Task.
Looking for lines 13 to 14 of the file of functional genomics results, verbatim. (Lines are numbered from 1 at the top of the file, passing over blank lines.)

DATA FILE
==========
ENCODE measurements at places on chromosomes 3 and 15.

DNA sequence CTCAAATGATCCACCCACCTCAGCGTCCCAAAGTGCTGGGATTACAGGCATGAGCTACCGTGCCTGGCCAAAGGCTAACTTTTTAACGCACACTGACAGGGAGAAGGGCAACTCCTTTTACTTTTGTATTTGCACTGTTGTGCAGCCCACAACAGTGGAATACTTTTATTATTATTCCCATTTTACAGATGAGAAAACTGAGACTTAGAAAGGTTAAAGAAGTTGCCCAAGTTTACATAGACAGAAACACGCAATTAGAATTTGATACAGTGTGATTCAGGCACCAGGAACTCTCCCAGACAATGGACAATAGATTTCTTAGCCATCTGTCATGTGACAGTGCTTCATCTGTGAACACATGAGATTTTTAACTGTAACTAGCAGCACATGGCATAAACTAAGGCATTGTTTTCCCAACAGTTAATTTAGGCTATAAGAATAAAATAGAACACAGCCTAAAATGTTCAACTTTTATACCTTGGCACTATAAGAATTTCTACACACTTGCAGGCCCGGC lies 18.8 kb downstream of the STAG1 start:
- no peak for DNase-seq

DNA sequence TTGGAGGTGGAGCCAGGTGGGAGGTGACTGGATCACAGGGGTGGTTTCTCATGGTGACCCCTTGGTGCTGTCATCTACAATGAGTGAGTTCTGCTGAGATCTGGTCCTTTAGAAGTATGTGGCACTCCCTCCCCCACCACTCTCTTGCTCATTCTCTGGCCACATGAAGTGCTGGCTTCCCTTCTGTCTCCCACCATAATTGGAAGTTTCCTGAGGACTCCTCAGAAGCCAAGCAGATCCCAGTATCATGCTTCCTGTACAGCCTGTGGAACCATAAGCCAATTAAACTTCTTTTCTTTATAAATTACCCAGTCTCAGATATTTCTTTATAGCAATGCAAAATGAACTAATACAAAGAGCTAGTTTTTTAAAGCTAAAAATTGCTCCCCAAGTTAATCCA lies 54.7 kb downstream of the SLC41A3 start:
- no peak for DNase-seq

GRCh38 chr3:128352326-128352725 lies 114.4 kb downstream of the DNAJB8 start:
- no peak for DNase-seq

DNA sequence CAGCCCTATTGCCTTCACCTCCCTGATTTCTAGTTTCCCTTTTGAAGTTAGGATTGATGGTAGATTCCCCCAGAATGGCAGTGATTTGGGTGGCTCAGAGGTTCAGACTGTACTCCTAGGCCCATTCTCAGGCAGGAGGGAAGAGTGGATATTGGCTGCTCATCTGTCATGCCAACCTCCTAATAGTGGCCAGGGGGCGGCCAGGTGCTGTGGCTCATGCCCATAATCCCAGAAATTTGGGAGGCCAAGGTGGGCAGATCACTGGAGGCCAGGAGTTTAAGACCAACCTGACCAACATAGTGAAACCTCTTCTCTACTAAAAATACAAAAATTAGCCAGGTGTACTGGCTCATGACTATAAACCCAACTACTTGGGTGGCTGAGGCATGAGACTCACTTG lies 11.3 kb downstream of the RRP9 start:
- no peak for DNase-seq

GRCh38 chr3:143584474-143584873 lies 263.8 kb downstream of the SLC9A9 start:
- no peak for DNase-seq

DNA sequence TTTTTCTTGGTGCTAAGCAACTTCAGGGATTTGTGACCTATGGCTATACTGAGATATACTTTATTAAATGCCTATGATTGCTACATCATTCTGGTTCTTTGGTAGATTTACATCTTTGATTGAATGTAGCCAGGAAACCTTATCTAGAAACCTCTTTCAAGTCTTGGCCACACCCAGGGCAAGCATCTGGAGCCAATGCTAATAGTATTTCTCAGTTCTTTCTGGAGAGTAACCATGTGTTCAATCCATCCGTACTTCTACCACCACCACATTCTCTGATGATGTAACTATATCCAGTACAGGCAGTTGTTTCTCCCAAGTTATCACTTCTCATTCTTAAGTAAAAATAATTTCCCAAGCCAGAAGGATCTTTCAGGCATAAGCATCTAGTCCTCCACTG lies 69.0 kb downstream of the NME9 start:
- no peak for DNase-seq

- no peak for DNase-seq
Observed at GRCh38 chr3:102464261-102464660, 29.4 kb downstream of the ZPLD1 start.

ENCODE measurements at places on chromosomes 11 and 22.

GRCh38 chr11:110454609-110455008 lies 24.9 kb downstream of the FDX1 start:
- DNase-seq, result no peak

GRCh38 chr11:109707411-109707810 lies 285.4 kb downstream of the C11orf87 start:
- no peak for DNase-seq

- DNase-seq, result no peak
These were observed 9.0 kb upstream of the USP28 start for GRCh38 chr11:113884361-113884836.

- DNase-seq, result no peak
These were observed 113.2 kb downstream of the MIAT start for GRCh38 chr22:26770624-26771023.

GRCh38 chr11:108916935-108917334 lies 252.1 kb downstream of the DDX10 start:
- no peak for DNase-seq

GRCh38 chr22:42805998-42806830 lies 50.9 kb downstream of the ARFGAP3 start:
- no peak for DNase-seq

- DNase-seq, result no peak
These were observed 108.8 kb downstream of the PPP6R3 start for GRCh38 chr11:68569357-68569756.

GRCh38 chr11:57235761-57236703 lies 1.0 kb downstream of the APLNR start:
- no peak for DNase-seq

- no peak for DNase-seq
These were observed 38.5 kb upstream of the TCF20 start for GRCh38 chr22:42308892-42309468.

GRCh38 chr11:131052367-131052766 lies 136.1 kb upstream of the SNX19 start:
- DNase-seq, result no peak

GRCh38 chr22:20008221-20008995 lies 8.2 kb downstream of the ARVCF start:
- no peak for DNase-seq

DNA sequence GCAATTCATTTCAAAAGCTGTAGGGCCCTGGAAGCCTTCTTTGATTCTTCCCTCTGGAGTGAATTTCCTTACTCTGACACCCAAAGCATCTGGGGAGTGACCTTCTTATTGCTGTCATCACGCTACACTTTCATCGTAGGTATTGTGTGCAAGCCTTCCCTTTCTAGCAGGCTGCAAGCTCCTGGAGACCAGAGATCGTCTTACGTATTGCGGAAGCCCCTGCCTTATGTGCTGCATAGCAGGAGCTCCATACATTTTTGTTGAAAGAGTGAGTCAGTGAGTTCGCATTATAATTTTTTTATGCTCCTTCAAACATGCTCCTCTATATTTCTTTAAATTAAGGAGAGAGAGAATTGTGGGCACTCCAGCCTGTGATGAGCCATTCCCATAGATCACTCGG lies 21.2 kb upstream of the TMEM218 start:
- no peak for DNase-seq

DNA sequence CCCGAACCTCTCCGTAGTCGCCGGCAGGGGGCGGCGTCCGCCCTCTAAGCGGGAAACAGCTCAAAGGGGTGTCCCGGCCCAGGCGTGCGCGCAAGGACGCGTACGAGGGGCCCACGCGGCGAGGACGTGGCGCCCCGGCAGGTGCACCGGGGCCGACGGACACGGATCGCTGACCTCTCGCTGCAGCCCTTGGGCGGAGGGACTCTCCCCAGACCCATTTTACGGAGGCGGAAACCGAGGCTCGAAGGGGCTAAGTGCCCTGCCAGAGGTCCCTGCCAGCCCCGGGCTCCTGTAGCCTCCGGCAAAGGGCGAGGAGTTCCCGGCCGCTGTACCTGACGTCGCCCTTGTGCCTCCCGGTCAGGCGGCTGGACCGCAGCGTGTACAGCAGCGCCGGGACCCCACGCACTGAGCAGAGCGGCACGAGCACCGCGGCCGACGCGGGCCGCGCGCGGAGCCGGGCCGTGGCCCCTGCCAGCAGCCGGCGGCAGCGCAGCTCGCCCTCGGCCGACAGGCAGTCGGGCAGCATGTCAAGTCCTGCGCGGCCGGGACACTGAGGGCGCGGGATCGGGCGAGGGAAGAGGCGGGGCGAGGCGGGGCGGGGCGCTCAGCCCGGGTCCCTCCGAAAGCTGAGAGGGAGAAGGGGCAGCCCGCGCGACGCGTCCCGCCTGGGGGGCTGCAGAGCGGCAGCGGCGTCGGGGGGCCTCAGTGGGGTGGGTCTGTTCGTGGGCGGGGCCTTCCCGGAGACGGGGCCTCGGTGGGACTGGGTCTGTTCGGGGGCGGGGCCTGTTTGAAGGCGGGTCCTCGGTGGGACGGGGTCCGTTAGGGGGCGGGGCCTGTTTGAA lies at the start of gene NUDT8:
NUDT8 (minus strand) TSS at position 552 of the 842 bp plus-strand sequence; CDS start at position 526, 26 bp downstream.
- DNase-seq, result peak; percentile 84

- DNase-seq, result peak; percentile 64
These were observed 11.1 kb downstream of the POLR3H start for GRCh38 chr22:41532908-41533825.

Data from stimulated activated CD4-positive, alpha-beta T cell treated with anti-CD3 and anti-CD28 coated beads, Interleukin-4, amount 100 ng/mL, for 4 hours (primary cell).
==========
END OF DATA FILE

- no peak for DNase-seq

- no peak for DNase-seq